Correspondence

2191.  EBB to RB

As published in The Brownings’ Correspondence, 12, 28–30.

[London]

Friday morning. [30 January 1846][1]

Let it be this way, ever dearest– If in the time of fine weather, I am not ill, .. then .. not now .. you shall decide, & your decision shall be duty & desire to me, both—I will make no difficulties. Remember, in the meanwhile, that I have decided to let it be as you shall choose .. shall choose. That I love you enough to give you up “for your good”, is proof—(to myself at least) that I love you enough for any other end:—but you thought too much of me in the last letter– Do not mistake me– I believe & trust in all your words—only you are generous unawares, as other men are selfish.

More, I meant to say of this,—but you moved me as usual yesterday into the sunshine, & then I am dazzled & cannot see clearly. Still I see that you love me & that I am bound to you!—& “what more need I see” you may ask,—while I cannot help looking out to the future, to the blue ridges of the hills, to the chances of your being happy with me– Well! I am yours as you see—& not yours to teaze you. You shall decide everything when the time comes for doing anything—and from this to then, I do not, dearest, expect you to use “the liberty of leaping out of the window,” unless you are sure of the house being on fire! Nobody shall push you out of the window—least of all, I.

For Italy .. you are right– We should be nearer the sun, as you say, & further from the world, as I think—out of hearing of the great storm of gossipping, when “scirocco is loose”.[2] Even if you liked to live altogether abroad, coming to England at intervals, it would be no sacrifice for me––and whether in Italy or England, we should have sufficient or more than sufficient means of living, without modifying by a line that “good free life” of yours which you reasonably praise—which, if it had been necessary to modify, we must have parted, .. because I could not have borne to see you do it,—though, that you once offered it for my sake, I never shall forget–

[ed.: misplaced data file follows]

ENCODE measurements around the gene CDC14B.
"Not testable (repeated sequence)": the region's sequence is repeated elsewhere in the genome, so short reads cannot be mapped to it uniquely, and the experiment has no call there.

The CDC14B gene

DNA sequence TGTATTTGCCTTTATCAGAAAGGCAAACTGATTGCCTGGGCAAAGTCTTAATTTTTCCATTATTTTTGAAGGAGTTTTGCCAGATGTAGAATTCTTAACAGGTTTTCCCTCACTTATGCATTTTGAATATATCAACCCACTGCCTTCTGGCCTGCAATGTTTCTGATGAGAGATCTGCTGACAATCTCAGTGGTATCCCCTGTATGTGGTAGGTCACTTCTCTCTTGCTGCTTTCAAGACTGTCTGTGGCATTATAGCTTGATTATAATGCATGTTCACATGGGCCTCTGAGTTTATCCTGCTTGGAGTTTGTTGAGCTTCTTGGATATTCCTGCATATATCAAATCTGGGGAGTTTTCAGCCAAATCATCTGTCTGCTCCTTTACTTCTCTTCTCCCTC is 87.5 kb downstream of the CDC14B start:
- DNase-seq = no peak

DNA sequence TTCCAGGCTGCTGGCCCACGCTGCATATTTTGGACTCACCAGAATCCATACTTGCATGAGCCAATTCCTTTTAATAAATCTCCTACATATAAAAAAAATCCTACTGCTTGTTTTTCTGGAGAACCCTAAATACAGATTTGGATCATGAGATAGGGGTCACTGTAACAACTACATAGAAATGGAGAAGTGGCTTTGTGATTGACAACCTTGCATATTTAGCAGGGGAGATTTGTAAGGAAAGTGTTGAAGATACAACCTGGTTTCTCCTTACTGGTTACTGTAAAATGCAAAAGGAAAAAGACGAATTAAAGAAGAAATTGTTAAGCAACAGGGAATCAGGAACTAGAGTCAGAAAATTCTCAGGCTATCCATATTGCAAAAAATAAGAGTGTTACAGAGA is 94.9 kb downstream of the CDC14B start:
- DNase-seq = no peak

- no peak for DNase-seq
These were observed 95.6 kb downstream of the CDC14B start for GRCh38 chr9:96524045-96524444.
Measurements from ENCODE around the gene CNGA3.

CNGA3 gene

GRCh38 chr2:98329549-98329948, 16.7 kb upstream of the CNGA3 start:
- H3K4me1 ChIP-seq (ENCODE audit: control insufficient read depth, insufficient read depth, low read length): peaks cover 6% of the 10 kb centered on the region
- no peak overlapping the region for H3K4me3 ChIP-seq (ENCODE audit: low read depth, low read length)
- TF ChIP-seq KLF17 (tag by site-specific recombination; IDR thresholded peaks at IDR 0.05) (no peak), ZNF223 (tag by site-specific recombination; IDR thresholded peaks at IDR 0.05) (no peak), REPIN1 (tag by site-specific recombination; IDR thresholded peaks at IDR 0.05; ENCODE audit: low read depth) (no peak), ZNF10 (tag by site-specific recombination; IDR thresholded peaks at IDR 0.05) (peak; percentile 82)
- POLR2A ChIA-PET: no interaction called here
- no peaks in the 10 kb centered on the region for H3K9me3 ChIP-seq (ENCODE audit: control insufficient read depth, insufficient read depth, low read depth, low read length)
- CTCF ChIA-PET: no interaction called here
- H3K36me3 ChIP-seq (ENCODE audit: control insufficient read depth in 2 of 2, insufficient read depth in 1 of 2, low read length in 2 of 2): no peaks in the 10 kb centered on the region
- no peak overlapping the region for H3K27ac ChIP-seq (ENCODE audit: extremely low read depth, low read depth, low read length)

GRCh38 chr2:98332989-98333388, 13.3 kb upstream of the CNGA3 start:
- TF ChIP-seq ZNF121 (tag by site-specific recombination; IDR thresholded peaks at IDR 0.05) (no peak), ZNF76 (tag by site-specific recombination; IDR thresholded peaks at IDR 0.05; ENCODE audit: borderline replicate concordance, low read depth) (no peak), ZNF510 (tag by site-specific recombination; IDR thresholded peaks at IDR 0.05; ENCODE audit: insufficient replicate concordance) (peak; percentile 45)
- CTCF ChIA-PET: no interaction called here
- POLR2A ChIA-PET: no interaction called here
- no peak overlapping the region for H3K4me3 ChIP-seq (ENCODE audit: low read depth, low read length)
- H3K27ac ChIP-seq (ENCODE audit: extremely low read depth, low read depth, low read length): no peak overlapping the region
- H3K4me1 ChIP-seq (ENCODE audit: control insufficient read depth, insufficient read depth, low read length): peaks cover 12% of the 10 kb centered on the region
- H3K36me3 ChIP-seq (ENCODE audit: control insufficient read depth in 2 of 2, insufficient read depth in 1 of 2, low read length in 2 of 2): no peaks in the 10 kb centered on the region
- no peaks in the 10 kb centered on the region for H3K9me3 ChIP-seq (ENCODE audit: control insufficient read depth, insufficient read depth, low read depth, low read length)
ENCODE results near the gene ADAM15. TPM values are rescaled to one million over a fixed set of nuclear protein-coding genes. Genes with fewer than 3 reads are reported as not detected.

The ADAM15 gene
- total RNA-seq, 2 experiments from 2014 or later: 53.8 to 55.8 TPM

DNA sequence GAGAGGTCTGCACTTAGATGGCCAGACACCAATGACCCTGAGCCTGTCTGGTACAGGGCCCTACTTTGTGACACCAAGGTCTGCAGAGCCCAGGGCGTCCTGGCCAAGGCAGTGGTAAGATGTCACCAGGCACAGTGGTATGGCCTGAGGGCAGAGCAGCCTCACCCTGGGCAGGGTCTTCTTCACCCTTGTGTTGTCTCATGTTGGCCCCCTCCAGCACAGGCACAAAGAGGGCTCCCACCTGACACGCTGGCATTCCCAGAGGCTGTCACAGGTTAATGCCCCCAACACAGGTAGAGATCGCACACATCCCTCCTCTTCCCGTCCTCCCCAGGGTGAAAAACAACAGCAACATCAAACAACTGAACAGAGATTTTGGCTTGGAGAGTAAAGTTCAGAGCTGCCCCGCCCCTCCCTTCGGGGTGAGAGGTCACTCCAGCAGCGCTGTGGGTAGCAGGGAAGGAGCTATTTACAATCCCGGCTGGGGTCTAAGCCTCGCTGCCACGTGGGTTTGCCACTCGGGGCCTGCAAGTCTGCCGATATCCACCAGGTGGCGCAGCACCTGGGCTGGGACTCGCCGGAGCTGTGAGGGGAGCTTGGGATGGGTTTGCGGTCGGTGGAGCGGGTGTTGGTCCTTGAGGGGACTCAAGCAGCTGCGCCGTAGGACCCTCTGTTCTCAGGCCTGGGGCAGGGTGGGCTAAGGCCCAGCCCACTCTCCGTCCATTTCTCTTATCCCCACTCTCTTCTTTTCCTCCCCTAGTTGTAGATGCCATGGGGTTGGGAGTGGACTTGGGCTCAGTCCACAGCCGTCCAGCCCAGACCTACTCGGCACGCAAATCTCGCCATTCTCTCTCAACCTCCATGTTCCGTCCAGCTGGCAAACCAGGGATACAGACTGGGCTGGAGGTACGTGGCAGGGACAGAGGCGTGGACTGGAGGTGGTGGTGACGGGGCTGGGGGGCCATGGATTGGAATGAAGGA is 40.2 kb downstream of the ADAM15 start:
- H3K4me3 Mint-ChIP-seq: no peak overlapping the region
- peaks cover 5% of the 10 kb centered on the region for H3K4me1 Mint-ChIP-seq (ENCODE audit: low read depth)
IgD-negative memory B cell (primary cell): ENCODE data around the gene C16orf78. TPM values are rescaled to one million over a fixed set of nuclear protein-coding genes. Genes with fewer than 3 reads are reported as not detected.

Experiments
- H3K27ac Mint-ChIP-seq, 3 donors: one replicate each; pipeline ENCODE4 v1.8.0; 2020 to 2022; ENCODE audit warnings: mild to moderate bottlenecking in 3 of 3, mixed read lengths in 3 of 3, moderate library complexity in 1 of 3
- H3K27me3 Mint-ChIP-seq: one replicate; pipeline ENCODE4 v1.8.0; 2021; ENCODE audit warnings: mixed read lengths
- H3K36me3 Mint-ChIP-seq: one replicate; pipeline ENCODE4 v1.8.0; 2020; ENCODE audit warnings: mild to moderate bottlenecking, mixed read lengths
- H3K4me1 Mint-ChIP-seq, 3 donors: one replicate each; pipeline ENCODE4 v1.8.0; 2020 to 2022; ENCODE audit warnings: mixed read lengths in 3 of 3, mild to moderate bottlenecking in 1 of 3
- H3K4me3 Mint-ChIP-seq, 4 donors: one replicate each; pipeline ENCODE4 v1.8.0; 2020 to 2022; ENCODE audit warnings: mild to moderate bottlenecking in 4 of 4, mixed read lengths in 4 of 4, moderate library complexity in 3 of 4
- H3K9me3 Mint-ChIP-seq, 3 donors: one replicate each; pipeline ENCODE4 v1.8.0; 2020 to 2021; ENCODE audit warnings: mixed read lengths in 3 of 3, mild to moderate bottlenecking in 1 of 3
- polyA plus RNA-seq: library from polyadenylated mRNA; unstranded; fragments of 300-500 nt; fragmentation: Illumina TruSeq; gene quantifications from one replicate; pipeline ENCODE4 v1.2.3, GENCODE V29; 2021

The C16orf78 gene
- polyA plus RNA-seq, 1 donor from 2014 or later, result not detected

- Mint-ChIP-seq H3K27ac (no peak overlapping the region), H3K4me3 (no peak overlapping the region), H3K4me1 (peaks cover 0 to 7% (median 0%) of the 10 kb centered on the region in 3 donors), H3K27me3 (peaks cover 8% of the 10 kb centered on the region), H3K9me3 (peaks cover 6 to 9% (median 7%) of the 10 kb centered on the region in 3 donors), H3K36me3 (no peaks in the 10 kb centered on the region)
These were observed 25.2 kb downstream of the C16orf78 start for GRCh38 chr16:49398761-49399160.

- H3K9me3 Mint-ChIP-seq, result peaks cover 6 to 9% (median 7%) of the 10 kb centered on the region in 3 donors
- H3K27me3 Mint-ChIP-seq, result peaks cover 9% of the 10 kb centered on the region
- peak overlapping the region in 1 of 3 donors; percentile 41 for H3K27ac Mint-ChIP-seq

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Mr Kenyon stayed half an hour, & asked, after you went, if you had been here long. I reproached him with what they had been doing at his club (the Athenæum) in blackballing Douglas Jerold, for want of something better to say—& he had not heard of it– There were more black than white balls, & Dickens was so enraged at the repulse of his friend, that he gave in his own resignation like a privy councillor.[3]

But the really bad news is of poor Tennyson. I forgot to tell you—I forget everything– He is seriously ill with an internal complaint & confined to his bed, as George heard from a common friend.[4] Which does not prevent his writing a new poem—he has finished the second book of it—and it is in blank verse & a fairy tale, & called the University,[5] the university-members being all females. If George has not diluted the scheme of it with some law from the Inner Temple, I dont know what to think—it makes me open my eyes. Now is’nt the world too old & fond of steam, for blankverse poems, in ever so many books, to be written on the fairies? I hope they may cure him, for the best deed they can do. He is not precisely in danger, understand—but the complaint may run into danger—so the account went.

And you? how are you? Mind to tell me. May God bless you– Is monday or tuesday to be our day?– If it were not for Mr Kenyon I should take courage & say monday—but tuesday & saturday would do as well—would they not?

Your own Ba–

Shall I have a letter?–

Address: Robert Browning Esqre / New Cross / Hatcham / Surrey.

Postmark: 1846 JA31 8Mg8 A.

Docket, in RB’s hand: 109.

Publication: RB-EBB, pp. 426–427.

Manuscript: Wellesley College.

1. Date provided by postmark.

2. “England in Italy,” line 116.

3. The minutes of The Athenæum Club, kindly searched for us by The Hon. Librarian, Miss S.J. Dogson, reflect that Jerrold was not entered as a candidate, successful or unsuccessful, in the period 1841 to 1850. Furthermore, no election took place between 21 April 1845 and 2 February 1846. Dickens, who was elected in 1838, remained a member until his death in 1870; there is no notice in the minutes of his offering to resign at this time. Obviously, EBB’s source for this information was mistaken.

4. Doubtless George Venables; see letter 2175, note 4.

5. Eventually published in 1847, the poem was entitled The Princess.

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